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  • Handling Project-less NAs and Recurring tasks

    I am brand new to this...I found a post on GTD on Sat. evening, and read on it all day Sunday...Now it's Monday, and I am trying to start the process...I should probably read the book...

    I work at a small organization, so I am the Systems Administrator, and the Help Desk.

    I have lots of things related to the overall direction and improvement of IT that are clearly Projects with lots of NAs to do before I complete them...No problem there...How do I handle the Help Desk stuff though? They are one time tasks just need to be done.

    Reset user password...Do it now...< 2min...OK. Replace Monitor in G3...Not possible in under 2 minutes, and received with 5 other things of this nature.

    I have created a "Help Desk" Project, and I am trying to file the requests using this. I also thought about just not having a project assigned, but that didn't feel right.

    I would appreciate some feedback on this method, and I would like to see if there is a better way that someone else is using.

    The other category of ToDo's is similar. "Recurring tasks" I have to pop tapes for the backup system every Monday, for instance. Just a task. No real Project, but I need to keep things like this organized too. Should I create a "Recurring Task" Project? Just Calendar Appts.?

    I downloaded the free 30 day trial of Netcentrics Outlook plug-in to impliment this.

    Thanks for your time.
    Last edited by ShadwSrch; 03-26-2007, 05:49 AM. Reason: Edit title

  • #2
    If you already have a ticketing system for the IT items, I wouldn't try to duplicate the tickets in your GTD system. If your organization is small enough that you don't have a ticketing system, then each request (or the first step of each request) can enter your system as a Next Action. In this case, even though you would not record "Reset password" as a NA as you can do it in under 2 minutes, you may want to capture it so you can track how much work is being done and what types of issues recur. this way you may be able to identify an improvement project or a training project that will reduce the number of problems for your users.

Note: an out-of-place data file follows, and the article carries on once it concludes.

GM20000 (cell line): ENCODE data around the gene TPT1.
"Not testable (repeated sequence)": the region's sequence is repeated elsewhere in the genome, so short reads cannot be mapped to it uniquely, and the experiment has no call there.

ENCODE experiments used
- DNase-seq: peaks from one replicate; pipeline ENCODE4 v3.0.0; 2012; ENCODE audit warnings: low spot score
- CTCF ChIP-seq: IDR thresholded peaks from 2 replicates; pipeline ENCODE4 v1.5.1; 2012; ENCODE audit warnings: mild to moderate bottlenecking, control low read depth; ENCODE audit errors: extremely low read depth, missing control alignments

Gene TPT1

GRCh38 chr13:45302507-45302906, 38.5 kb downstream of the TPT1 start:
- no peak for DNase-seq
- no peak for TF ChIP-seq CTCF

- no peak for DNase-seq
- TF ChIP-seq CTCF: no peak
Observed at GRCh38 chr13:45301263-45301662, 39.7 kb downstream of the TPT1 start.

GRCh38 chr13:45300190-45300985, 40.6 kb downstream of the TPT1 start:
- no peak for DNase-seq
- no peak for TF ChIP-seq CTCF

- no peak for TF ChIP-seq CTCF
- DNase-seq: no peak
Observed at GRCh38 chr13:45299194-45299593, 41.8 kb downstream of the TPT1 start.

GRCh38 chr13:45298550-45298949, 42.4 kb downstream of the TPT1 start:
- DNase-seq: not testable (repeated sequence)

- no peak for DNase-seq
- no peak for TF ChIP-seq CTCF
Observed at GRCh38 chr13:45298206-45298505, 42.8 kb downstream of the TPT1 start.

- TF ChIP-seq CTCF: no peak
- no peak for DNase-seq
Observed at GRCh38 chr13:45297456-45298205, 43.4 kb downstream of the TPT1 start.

Having the HelpDesk as a project is probably a good idea. It may get tricky as far as identifying the outcome. Helpdesk work as a whole is not a true project in the sense that it will never be complete. You could have a daily or weekly project to complete all urgent items that come in this week within a half hour and all other items within two days, if that makes sense for your environment and of course set to whatever timeframes are appropriate for your environment.

    I do recommend that you read the book. That way you are shown GTD as a whole system, where here you will get threads that focus on different pieces of it.

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    • #3
      If I have a single-step Project (such as "Call Jerry to tell him his account's ready"), I'll just put the Action on a list without creating a Project.

      If it's truly more than two steps, like "Replace monitor on G3," I'll create a Project and an Action. Writing down the Project takes, what, five seconds?

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      • #4
        Break the rules!

        Since you're using Outlook, I would recommend creating a recurring task to handle your 'swap tapes' task every Monday.

        In order to do this, you will need to assign a start/due date. DA recommends against this practice, but I view it no differently than a tickler, so I ignore his advice on this one.

        Disclaimer: The danger in this approach is that you may be tempted to start assigning dates to whole host of things that are not really due on a particular date, and then you slip into the 'daily to-do list' trap. So watch yourself, and keep this kind of stuff to a minimum.

        If you maintain a tickler file, then you can just move the item to the following week after you add the task to your list. This is probably a little closer to what DA would recommend, but my tickler-fu is weak.
        Last edited by jknecht; 03-27-2007, 04:30 PM.

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